This is a seventh in a series of opinion articles dealing with the necessity of reducing the size and cost of a bloated federal bureaucracy that has demonstrated its ineffectiveness and its inefficiency. These opinion articles are adapted from an original position paper, America’s Path to Prosperity, authored by the American Issues Policy Group.
“The United States Department of Agriculture (USDA), also known as the Agriculture Department, is the U.S. federal executive department responsible for developing and executing federal government policy on farming, agriculture, forestry, and food. It aims to meet the needs of farmers and ranchers, promote agricultural trade and production, work to assure food safety, protect natural resources, foster rural communities and end hunger in the United States and internationally.”[i]
In 1862, Abraham Lincoln established the Department of Agriculture without cabinet status. The first Commission of the Department was Isaac Newton, an agriculturalist. As with any growing bureaucracy, the Department’s friends began agitating for cabinet status, which was accomplished in 1887. Today, the Department, with a 2015 budget of $148 billion and 91,000 employees, focuses on:
- Farm and Agricultural Services (Commodity Credit Corporation, Federal Crop Insurance Corporation and Foreign Agricultural Service) at $16.7 billion.;
- Rural Development (Rural Business-Coorperative Service, Rural Utilities Service and Rural Housing Service) at $37 billion;
- Food, Nutrition and Consumer Service (Food and Nutrition Service, and Center for Nutrition Policy and Promotion) at $112.2 billion;
- Food Safety (Food Safety and Inspection Service) at $1.0 billion;
- Natural Resources and Environment (Natural Resources Conservation Service and the United States Forestry Service) at $9.0 billion;
- Marketing and Regulatory Programs (Animal and Plant Health Inspection Service, Agricultural Marketing Service, and Grain Inspection, Packers and Stockyards Administration) at $2.4 billion;
- Research, education and Economics (Agricultural Research Service, National Institute of Food and Agriculture, Economic research Service, National Agricultural Statistics Service and National Agricultural Library at $2.9 billion).
The Department of Agriculture distributes between $10 billion and $30 billion annually in cash subsidies to more than 800,000 farmers and landowners, with payments skewed to the largest producers. This largesse takes the form of eight different types of farm subsidies, from direct cash payments to market loans, to conservation subsidies, to farm crop insurance, to disaster aid, to export subsidies, to agricultural research and statistics.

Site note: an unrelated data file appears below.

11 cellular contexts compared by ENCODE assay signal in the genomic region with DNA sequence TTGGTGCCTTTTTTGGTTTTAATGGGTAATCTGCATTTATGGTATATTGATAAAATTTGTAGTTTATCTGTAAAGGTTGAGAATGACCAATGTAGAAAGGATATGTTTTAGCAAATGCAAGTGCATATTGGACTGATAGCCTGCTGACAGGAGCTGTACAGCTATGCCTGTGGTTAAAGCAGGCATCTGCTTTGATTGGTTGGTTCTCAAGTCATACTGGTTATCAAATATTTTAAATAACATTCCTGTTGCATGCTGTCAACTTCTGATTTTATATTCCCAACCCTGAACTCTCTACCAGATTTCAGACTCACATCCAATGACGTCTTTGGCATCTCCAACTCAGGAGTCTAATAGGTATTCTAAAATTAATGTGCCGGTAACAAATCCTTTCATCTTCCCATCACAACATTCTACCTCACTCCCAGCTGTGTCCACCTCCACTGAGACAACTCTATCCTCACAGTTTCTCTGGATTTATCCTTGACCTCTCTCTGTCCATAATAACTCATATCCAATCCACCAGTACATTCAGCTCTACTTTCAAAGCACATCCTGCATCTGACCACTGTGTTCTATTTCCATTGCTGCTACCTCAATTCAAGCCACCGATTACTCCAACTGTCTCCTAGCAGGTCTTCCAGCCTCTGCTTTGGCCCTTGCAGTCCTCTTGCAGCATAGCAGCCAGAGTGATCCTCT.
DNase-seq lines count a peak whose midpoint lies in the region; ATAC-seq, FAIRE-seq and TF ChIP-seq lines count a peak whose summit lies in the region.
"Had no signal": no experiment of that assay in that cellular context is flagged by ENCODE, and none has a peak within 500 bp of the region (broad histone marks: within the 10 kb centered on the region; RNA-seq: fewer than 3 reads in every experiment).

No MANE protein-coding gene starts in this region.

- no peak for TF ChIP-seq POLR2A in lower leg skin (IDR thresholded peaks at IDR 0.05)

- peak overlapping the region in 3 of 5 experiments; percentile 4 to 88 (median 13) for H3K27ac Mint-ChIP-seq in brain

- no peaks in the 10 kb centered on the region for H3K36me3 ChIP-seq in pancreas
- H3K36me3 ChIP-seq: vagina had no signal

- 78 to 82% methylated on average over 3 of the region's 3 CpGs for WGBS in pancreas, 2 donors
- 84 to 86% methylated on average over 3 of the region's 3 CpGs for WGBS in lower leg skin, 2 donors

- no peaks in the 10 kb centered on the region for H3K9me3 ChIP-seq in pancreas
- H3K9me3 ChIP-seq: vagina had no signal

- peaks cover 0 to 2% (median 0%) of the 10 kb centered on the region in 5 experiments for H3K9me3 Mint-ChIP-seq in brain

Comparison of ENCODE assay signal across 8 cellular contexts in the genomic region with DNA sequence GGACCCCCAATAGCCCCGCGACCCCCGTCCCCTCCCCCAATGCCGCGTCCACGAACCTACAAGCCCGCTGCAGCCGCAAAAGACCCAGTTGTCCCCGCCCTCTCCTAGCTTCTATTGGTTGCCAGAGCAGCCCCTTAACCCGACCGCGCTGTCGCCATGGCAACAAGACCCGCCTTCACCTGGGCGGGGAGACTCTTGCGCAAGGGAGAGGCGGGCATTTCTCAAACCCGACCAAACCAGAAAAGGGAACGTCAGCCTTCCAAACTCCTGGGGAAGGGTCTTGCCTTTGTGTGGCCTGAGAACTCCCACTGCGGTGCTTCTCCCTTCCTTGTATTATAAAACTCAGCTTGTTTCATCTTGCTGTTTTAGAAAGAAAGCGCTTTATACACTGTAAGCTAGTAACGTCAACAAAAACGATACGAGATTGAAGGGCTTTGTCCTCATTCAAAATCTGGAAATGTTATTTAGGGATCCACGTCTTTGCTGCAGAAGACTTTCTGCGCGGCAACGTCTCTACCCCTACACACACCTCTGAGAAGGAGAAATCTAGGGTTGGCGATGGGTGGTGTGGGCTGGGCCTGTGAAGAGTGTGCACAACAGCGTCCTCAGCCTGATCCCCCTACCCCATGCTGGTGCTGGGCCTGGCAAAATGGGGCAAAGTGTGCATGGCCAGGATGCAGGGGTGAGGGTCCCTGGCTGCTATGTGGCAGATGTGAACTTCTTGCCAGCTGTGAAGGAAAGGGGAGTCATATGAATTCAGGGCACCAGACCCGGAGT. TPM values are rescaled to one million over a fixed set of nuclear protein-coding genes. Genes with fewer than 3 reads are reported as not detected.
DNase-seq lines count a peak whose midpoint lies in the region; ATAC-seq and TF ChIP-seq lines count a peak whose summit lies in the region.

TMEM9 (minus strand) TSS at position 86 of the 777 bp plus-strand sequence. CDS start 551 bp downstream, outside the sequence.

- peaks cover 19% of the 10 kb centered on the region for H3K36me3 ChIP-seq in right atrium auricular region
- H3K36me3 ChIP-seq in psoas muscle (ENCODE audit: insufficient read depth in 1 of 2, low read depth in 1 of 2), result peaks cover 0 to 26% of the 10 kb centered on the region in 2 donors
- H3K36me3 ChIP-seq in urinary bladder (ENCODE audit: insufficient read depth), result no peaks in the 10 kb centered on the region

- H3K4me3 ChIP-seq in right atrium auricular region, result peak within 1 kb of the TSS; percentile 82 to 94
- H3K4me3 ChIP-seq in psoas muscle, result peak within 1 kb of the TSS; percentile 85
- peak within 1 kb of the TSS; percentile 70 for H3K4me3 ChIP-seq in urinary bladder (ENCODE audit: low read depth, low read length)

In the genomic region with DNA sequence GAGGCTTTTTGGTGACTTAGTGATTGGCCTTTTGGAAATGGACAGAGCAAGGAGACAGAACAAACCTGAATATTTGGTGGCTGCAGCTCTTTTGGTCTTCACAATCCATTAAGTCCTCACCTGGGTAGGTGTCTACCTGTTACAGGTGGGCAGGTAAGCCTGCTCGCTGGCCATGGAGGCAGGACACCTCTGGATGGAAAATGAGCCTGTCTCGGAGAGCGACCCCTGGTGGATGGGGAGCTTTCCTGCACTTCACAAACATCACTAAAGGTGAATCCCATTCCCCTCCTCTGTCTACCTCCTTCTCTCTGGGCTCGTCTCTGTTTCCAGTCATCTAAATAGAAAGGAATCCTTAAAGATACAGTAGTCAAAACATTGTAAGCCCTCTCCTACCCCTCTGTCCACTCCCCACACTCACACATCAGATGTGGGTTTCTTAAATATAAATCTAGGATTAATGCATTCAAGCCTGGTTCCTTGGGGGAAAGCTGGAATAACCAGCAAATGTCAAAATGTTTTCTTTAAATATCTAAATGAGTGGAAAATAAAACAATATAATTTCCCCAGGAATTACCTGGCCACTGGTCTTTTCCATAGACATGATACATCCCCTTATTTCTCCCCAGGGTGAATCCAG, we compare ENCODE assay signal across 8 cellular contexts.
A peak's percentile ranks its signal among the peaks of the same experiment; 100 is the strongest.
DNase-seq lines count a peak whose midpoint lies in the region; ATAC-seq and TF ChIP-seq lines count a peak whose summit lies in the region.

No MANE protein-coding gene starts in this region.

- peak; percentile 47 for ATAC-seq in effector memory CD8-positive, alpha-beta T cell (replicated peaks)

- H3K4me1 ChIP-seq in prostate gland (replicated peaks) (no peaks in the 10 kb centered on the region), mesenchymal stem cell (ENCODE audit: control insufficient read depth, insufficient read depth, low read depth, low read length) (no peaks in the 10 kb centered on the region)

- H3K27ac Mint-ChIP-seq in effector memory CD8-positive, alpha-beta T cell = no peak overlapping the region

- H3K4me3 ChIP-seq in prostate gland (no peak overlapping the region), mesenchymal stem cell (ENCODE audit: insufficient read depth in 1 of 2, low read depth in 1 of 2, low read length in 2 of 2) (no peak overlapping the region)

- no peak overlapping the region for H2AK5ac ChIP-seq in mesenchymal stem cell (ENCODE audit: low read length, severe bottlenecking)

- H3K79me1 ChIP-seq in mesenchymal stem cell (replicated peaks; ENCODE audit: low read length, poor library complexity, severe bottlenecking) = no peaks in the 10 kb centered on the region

There are several reasons to repeal farm subsidies. First, farm subsidies were designed to help the small individual farmer during the recession. Today, subsidies go to the largest producers whose average farm household income is 28% higher than the average of all U.S. households.[ii] Second, farm subsidies are a wealth distribution scheme. Farm subsidies result in overproduction, less efficient planting and land price inflation.[iii]
In 2006, the CBO reviewed major studies that surveyed the repeal of subsidies and trade barriers. The CBO concluded that U.S. and global economics would gain from the repeal of subsidies and trade barriers.[iv] In 1984, New Zealand, four times more dependent on farming than the United States, ended its farm subsidies. New Zealand farm productivity and profitability rocketed, destroying the old myth that farmers could not exists without subsidies.
Conclusion. When the Department was first formed 153 years ago, the United States was primarily an agrarian society. The Department of Agriculture should be substantially downsized.
Recommendations. Agricultural and rural subsidies should be abolished. The department’s food subsidy activities (SNAP, school lunches and WIC) are to be transferred Health and Human Services. The following programs should be eliminated:
Rural Development Services 37.0 B
Ten-Year Estimated Savings: $370.0 billion
[i] Department of Agriculture,
[ii] CATO Institute, http://www.downsizinggovernment.org/agriculture/subsidies